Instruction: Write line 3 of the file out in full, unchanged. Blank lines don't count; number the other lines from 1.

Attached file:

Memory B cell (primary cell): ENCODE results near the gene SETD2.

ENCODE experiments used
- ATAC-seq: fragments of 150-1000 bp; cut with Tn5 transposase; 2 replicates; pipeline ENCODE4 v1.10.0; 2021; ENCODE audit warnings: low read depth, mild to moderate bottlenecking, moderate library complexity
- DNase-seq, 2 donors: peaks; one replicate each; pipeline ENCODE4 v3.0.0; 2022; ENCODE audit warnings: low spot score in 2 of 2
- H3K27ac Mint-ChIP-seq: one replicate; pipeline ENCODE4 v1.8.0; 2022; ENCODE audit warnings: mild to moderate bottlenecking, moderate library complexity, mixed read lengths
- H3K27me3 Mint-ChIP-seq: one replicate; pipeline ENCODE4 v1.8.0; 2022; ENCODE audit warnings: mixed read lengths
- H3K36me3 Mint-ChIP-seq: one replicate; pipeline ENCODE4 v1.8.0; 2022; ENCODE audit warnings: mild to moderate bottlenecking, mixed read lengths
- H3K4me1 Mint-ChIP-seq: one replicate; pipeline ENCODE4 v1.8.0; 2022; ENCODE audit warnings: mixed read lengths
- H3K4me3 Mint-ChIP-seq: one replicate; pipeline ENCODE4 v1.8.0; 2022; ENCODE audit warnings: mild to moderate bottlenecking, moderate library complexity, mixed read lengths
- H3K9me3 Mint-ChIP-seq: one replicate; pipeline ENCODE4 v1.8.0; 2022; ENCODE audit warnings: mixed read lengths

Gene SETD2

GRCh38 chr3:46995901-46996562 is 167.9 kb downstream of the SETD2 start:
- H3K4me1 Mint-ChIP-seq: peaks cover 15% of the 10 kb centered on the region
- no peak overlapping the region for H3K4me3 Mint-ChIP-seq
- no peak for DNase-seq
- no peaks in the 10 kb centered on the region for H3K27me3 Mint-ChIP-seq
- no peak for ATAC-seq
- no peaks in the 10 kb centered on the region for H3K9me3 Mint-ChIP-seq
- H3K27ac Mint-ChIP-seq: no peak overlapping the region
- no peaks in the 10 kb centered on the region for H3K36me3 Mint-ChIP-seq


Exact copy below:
- ATAC-seq: fragments of 150-1000 bp; cut with Tn5 transposase; 2 replicates; pipeline ENCODE4 v1.10.0; 2021; ENCODE audit warnings: low read depth, mild to moderate bottlenecking, moderate library complexity